This New Cold War Is Ideological Too

The skyline of Moscow, Russia, March 27, 2017
The skyline of Moscow, Russia, March 27, 2017 (Julian Buijzen)

Because Russia promotes an agenda that is native to Europe, few seem to realize this Second Cold War is just as ideological as the first.

If anything, the fact that Vladimir Putin’s propaganda machine can tap into a homegrown Western reactionary movement that shares its beliefs makes the ideological challenge he poses more insidious. Read more

French Republicans Lurch Right with Wauquiez

French Republican leader Laurent Wauquiez attends a memorial ceremony in Colombey-les-Deux-Églises, November 9
French Republican leader Laurent Wauquiez attends a memorial ceremony in Colombey-les-Deux-Églises, November 9 (Facebook)

Republicans in France are likely to take a harder line against President Emmanuel Macron under the leadership of Laurent Wauquiez.

An education minister in the last conservative government, Wauquiez prevailed in an internal leadership ballot on Sunday with almost 75 percent of the votes.

He has ruled out alliances with both Macron’s centrists and the far-right National Front.

But he argues the party must take the fight to the latter by returning to what he sees as the “true values of the right”: order, respect and security. Read more

Other Conservatives Should Be Wary of Imitating Kurz

Austrian People's Party leader Sebastian Kurz meets with other conservative party leaders in Brussels, June 22
Austrian People’s Party leader Sebastian Kurz meets with other conservative party leaders in Brussels, June 22 (EPP)

Sebastian Kurz’ success may not be a template for other conservative party leaders.

The young Christian democrat defeated the far right in Austria this weekend by moving his People’s Party to the right on identity issues and immigration.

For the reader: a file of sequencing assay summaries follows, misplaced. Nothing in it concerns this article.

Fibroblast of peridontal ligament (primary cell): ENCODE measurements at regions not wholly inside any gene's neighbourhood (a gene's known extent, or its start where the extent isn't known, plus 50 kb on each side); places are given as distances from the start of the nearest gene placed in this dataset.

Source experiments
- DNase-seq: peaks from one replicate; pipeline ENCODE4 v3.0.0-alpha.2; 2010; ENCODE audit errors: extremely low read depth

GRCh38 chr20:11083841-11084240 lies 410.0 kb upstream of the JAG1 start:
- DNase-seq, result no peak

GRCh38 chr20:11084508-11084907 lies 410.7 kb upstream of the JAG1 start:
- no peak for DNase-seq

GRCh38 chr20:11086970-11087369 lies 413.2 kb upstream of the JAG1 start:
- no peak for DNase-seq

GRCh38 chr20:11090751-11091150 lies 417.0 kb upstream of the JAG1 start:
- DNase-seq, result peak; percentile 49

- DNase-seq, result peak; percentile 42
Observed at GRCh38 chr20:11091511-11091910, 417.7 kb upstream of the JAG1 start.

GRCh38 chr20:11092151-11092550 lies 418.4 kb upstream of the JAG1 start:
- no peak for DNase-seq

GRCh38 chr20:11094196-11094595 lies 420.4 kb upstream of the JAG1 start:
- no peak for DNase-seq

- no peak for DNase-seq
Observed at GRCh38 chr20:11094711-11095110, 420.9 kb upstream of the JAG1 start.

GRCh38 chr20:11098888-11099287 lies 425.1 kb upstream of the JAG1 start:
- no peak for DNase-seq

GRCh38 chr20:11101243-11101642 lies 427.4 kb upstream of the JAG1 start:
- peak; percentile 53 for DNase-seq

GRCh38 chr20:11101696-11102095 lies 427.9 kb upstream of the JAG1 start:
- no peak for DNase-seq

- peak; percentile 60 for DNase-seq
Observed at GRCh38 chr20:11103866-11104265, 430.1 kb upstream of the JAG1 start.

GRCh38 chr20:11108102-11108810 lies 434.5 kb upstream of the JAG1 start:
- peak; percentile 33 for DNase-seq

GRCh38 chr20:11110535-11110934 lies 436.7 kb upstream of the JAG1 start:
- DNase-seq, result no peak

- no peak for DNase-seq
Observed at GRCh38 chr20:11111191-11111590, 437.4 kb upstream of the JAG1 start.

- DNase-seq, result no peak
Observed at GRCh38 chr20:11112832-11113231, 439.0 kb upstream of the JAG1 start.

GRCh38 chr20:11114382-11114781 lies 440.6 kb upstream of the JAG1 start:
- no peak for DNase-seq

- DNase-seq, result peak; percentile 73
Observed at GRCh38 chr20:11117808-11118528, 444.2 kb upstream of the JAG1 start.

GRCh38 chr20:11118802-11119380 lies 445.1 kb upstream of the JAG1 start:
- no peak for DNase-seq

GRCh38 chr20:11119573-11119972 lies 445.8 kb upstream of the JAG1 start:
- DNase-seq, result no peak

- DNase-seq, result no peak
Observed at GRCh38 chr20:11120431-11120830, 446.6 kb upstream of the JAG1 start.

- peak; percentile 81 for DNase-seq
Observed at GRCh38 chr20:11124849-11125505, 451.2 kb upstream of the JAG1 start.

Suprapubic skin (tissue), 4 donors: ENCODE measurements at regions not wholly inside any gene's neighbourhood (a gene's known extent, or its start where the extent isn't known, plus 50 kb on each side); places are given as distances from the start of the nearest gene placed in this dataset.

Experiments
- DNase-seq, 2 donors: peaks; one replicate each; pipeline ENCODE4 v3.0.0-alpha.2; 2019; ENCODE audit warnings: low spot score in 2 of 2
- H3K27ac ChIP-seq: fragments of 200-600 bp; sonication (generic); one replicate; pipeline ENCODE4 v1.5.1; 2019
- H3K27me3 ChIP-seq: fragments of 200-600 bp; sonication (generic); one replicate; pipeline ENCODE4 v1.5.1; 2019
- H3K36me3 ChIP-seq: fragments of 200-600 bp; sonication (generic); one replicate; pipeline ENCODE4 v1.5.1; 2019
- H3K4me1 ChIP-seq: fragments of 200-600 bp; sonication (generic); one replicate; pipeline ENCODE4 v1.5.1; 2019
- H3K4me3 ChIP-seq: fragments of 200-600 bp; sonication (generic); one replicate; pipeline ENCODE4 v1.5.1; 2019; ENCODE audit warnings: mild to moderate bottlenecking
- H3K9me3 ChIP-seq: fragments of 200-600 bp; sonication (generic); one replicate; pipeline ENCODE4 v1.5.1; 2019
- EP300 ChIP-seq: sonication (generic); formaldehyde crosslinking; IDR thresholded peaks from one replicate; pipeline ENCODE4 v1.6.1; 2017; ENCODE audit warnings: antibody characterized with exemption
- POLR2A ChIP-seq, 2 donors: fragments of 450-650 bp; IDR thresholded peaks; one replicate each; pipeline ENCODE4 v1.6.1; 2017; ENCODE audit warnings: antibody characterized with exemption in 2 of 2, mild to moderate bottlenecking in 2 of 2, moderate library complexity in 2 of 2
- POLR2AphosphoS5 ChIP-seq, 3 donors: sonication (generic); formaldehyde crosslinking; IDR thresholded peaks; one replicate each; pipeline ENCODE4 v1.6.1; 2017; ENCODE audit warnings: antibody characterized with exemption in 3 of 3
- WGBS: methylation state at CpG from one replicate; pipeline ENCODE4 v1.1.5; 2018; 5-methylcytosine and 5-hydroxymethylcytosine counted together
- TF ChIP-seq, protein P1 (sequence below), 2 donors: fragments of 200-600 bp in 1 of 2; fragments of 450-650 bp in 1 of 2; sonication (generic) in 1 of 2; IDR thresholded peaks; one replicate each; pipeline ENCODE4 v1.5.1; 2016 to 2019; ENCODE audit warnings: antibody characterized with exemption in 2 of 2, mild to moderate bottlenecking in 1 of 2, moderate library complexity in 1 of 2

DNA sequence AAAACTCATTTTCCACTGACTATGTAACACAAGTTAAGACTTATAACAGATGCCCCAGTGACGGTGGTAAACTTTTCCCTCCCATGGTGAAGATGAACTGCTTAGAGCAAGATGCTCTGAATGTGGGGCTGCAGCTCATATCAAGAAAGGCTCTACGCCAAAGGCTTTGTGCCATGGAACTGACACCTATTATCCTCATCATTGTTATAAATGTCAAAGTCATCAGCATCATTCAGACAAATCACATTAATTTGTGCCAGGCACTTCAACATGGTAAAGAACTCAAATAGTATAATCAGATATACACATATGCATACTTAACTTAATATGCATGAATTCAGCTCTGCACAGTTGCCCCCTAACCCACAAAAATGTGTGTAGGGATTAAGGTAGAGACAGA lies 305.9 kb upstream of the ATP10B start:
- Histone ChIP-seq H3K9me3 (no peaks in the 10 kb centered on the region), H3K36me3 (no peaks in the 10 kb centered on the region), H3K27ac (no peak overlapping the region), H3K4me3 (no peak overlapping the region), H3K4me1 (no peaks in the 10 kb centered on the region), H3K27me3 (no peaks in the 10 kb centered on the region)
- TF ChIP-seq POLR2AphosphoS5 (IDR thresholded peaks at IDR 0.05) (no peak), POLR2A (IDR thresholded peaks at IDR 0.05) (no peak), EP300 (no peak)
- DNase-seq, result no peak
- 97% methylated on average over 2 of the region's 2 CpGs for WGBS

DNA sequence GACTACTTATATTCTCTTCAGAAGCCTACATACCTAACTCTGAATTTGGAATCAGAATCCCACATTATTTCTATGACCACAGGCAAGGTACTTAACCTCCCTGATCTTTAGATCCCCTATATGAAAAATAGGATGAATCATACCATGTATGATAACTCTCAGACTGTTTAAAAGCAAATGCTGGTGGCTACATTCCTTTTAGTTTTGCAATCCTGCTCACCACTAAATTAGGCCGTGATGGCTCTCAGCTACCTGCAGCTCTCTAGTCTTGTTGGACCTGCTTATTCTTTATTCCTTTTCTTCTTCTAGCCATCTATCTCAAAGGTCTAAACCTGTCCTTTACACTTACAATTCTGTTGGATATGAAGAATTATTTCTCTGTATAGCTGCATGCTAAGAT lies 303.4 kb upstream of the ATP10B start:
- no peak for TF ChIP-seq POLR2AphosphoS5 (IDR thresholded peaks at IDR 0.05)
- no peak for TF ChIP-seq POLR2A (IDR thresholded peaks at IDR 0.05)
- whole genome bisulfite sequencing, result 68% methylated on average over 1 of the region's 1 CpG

But Austria is more right-wing than most countries in Europe and its Freedom Party still achieved an almost historic result on Sunday. Read more

Why Marine Le Pen Turned on Her Right-Hand Man

Marine Le Pen, the leader of France's National Front, makes a speech in the European Parliament in Strasbourg, November 25, 2015
Marine Le Pen, the leader of France’s National Front, makes a speech in the European Parliament in Strasbourg, November 25, 2015 (European Parliament)

Florian Philippot’s ouster from the National Front makes political sense.

Philippot was for years Marine Le Pen’s right-hand man. Together they transformed the reactionary party, which has deep roots in the French Algerian exile community, into a broad Euroskeptic and nativist force that could appeal to rust-belt voters.

They de-demonized the National Front. Le Pen won 34 percent support in this year’s presidential election, doubling her father’s record from fifteen years ago.

But it still wasn’t enough. Read more

Once the Party of Stability, Conservatives Now Provoke Unrest

British prime minister Theresa May and American president Donald Trump speak in the Oval Office of the White House in Washington DC, January 27